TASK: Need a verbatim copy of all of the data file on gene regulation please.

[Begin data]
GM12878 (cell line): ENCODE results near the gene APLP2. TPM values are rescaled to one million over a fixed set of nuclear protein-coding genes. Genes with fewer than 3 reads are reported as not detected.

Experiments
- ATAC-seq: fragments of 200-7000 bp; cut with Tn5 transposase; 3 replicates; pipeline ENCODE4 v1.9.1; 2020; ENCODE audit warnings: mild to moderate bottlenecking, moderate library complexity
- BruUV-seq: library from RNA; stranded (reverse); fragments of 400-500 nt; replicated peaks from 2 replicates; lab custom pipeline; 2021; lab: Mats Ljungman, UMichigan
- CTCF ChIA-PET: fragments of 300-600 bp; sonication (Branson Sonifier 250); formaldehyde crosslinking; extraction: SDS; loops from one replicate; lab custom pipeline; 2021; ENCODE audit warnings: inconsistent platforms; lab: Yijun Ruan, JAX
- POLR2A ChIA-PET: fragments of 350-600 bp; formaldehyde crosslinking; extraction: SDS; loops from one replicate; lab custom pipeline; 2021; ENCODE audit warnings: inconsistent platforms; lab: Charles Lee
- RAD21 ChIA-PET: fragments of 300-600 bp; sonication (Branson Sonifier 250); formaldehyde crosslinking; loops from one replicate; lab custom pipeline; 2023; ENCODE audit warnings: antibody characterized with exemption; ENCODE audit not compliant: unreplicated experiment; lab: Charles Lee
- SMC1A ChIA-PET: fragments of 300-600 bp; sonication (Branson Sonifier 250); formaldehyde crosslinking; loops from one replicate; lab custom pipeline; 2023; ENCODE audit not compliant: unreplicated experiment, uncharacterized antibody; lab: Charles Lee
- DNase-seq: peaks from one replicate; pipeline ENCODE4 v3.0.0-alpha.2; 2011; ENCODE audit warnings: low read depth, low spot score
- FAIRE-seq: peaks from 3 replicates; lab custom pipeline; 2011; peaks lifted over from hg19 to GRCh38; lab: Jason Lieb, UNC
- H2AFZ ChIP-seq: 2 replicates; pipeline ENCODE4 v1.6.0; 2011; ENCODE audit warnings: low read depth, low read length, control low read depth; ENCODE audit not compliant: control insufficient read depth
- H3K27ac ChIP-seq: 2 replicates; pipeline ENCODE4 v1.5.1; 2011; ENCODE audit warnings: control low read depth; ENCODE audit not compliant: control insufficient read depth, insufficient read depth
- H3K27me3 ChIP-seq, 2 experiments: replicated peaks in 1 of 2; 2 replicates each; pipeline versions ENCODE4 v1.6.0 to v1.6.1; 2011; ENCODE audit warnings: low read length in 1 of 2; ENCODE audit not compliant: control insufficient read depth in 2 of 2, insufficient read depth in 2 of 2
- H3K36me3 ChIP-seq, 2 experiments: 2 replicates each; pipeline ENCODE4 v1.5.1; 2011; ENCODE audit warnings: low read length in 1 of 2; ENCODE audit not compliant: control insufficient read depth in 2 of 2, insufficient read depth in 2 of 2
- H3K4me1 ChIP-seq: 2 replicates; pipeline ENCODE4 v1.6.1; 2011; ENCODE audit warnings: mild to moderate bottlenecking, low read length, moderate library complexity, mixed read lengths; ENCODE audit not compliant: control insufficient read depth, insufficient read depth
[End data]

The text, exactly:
GM12878 (cell line): ENCODE results near the gene APLP2. TPM values are rescaled to one million over a fixed set of nuclear protein-coding genes. Genes with fewer than 3 reads are reported as not detected.

Experiments
- ATAC-seq: fragments of 200-7000 bp; cut with Tn5 transposase; 3 replicates; pipeline ENCODE4 v1.9.1; 2020; ENCODE audit warnings: mild to moderate bottlenecking, moderate library complexity
- BruUV-seq: library from RNA; stranded (reverse); fragments of 400-500 nt; replicated peaks from 2 replicates; lab custom pipeline; 2021; lab: Mats Ljungman, UMichigan
- CTCF ChIA-PET: fragments of 300-600 bp; sonication (Branson Sonifier 250); formaldehyde crosslinking; extraction: SDS; loops from one replicate; lab custom pipeline; 2021; ENCODE audit warnings: inconsistent platforms; lab: Yijun Ruan, JAX
- POLR2A ChIA-PET: fragments of 350-600 bp; formaldehyde crosslinking; extraction: SDS; loops from one replicate; lab custom pipeline; 2021; ENCODE audit warnings: inconsistent platforms; lab: Charles Lee
- RAD21 ChIA-PET: fragments of 300-600 bp; sonication (Branson Sonifier 250); formaldehyde crosslinking; loops from one replicate; lab custom pipeline; 2023; ENCODE audit warnings: antibody characterized with exemption; ENCODE audit not compliant: unreplicated experiment; lab: Charles Lee
- SMC1A ChIA-PET: fragments of 300-600 bp; sonication (Branson Sonifier 250); formaldehyde crosslinking; loops from one replicate; lab custom pipeline; 2023; ENCODE audit not compliant: unreplicated experiment, uncharacterized antibody; lab: Charles Lee
- DNase-seq: peaks from one replicate; pipeline ENCODE4 v3.0.0-alpha.2; 2011; ENCODE audit warnings: low read depth, low spot score
- FAIRE-seq: peaks from 3 replicates; lab custom pipeline; 2011; peaks lifted over from hg19 to GRCh38; lab: Jason Lieb, UNC
- H2AFZ ChIP-seq: 2 replicates; pipeline ENCODE4 v1.6.0; 2011; ENCODE audit warnings: low read depth, low read length, control low read depth; ENCODE audit not compliant: control insufficient read depth
- H3K27ac ChIP-seq: 2 replicates; pipeline ENCODE4 v1.5.1; 2011; ENCODE audit warnings: control low read depth; ENCODE audit not compliant: control insufficient read depth, insufficient read depth
- H3K27me3 ChIP-seq, 2 experiments: replicated peaks in 1 of 2; 2 replicates each; pipeline versions ENCODE4 v1.6.0 to v1.6.1; 2011; ENCODE audit warnings: low read length in 1 of 2; ENCODE audit not compliant: control insufficient read depth in 2 of 2, insufficient read depth in 2 of 2
- H3K36me3 ChIP-seq, 2 experiments: 2 replicates each; pipeline ENCODE4 v1.5.1; 2011; ENCODE audit warnings: low read length in 1 of 2; ENCODE audit not compliant: control insufficient read depth in 2 of 2, insufficient read depth in 2 of 2
- H3K4me1 ChIP-seq: 2 replicates; pipeline ENCODE4 v1.6.1; 2011; ENCODE audit warnings: mild to moderate bottlenecking, low read length, moderate library complexity, mixed read lengths; ENCODE audit not compliant: control insufficient read depth, insufficient read depth